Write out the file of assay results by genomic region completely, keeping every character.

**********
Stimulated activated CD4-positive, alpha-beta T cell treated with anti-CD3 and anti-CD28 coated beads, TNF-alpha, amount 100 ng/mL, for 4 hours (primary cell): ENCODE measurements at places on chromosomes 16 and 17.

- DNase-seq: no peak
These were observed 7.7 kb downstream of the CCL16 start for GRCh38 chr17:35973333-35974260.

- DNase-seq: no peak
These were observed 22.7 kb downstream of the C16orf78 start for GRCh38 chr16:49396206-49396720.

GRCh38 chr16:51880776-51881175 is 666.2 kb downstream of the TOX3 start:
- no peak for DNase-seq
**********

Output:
Stimulated activated CD4-positive, alpha-beta T cell treated with anti-CD3 and anti-CD28 coated beads, TNF-alpha, amount 100 ng/mL, for 4 hours (primary cell): ENCODE measurements at places on chromosomes 16 and 17.

- DNase-seq: no peak
These were observed 7.7 kb downstream of the CCL16 start for GRCh38 chr17:35973333-35974260.

- DNase-seq: no peak
These were observed 22.7 kb downstream of the C16orf78 start for GRCh38 chr16:49396206-49396720.

GRCh38 chr16:51880776-51881175 is 666.2 kb downstream of the TOX3 start:
- no peak for DNase-seq